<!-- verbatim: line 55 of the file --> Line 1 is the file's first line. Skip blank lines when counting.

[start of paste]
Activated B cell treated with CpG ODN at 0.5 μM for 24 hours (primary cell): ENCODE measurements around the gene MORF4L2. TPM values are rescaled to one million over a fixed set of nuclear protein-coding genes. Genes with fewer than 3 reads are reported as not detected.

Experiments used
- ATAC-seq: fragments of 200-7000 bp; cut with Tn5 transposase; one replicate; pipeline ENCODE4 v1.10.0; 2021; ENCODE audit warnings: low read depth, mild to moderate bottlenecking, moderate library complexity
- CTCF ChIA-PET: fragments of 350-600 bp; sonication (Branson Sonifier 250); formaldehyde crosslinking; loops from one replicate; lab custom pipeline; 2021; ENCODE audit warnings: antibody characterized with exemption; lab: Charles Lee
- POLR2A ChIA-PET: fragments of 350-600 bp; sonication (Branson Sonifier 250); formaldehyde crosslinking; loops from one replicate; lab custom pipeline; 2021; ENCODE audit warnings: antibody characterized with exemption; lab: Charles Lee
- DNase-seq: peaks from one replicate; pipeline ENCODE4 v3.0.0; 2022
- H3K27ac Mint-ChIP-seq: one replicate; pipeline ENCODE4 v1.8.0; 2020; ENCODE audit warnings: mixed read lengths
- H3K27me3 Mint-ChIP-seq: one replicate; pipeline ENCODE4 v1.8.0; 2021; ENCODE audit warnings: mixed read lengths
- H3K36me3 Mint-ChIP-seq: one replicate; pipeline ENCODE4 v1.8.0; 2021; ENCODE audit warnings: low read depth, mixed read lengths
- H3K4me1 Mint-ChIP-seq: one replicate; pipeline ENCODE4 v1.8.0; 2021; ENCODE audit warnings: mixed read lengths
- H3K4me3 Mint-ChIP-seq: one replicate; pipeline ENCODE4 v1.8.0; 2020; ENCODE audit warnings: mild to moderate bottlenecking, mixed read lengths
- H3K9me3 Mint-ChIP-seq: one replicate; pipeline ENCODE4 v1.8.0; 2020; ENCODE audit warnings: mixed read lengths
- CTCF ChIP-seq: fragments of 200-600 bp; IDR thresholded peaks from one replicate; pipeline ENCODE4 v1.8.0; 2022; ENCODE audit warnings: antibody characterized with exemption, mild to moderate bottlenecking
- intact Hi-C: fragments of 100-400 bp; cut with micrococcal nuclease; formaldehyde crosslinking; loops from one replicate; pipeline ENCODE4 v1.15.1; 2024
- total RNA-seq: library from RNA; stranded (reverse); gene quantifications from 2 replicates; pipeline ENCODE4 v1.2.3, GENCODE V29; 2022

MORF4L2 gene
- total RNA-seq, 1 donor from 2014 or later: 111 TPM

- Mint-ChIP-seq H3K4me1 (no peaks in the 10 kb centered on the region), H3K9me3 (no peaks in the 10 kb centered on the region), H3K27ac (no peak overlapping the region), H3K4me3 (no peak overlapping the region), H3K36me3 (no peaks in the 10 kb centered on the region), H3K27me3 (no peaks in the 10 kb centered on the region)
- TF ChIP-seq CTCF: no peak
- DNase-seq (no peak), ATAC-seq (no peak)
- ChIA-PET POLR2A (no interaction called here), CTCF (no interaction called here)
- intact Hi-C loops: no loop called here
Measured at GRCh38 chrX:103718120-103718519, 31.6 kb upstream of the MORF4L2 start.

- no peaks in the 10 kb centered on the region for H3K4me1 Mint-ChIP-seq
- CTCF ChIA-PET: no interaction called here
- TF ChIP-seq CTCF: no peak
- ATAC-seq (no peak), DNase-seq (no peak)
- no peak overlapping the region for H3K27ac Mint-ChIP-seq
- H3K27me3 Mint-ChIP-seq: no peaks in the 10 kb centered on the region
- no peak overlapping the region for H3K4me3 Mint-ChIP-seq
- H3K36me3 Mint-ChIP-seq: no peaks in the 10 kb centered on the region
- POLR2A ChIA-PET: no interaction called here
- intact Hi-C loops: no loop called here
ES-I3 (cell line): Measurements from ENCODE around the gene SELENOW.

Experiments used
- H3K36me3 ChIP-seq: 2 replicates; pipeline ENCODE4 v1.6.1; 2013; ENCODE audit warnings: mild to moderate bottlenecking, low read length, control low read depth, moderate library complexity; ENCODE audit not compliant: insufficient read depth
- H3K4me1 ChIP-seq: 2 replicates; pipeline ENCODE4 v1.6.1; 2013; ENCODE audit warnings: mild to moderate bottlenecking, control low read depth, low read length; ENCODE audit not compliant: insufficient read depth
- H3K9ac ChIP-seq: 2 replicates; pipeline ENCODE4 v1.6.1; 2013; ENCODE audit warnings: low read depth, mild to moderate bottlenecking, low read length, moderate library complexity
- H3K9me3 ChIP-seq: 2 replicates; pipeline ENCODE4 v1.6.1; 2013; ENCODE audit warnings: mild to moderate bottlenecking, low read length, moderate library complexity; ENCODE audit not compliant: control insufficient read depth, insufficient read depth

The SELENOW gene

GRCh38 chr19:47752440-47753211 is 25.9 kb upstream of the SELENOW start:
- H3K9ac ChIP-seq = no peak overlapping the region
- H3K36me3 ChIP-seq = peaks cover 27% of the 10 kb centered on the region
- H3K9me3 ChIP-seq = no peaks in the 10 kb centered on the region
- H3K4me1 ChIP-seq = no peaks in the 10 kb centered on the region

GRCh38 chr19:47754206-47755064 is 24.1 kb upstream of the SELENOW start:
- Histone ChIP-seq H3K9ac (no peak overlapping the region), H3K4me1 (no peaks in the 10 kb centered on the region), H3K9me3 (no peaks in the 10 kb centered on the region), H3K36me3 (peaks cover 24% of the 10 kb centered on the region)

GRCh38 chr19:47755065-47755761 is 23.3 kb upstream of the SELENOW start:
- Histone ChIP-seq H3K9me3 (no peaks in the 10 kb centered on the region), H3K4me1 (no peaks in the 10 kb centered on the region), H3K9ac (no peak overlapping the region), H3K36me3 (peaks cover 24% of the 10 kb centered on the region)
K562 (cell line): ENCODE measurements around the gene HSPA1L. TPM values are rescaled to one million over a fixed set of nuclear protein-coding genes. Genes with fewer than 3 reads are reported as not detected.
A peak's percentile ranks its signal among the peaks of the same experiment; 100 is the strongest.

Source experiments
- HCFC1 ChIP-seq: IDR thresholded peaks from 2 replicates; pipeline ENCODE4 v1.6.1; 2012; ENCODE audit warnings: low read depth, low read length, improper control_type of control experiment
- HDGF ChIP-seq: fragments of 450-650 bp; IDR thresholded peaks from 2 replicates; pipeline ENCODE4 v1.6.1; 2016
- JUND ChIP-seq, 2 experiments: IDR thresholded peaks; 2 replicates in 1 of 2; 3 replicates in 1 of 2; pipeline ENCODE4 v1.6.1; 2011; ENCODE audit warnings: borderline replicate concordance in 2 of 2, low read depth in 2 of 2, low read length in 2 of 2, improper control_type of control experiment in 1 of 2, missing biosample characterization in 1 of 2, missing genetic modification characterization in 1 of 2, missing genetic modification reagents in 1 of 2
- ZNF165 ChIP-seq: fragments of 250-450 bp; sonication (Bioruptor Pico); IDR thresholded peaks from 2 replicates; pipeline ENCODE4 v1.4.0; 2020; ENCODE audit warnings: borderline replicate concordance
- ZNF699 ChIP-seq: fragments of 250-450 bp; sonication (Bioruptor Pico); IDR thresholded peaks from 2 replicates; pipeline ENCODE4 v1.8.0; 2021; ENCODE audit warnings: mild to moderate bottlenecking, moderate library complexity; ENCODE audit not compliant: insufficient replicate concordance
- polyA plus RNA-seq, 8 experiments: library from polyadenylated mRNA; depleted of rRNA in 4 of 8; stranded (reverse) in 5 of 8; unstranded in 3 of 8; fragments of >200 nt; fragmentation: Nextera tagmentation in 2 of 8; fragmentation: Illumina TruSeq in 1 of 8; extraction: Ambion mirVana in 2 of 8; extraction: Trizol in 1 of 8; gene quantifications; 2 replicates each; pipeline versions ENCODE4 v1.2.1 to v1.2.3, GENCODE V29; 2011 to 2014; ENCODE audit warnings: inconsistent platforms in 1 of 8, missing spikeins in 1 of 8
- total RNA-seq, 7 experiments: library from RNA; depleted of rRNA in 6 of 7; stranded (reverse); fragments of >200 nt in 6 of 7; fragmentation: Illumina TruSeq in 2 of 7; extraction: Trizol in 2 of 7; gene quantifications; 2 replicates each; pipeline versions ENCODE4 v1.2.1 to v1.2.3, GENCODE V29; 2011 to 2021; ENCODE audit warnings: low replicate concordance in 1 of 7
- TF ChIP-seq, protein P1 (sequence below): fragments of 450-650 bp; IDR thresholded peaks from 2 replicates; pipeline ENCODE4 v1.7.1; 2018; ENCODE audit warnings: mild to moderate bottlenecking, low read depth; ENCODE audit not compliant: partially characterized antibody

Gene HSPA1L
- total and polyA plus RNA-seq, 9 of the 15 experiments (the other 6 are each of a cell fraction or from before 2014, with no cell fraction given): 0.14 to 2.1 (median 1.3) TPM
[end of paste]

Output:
- JUND ChIP-seq, 2 experiments: IDR thresholded peaks; 2 replicates in 1 of 2; 3 replicates in 1 of 2; pipeline ENCODE4 v1.6.1; 2011; ENCODE audit warnings: borderline replicate concordance in 2 of 2, low read depth in 2 of 2, low read length in 2 of 2, improper control_type of control experiment in 1 of 2, missing biosample characterization in 1 of 2, missing genetic modification characterization in 1 of 2, missing genetic modification reagents in 1 of 2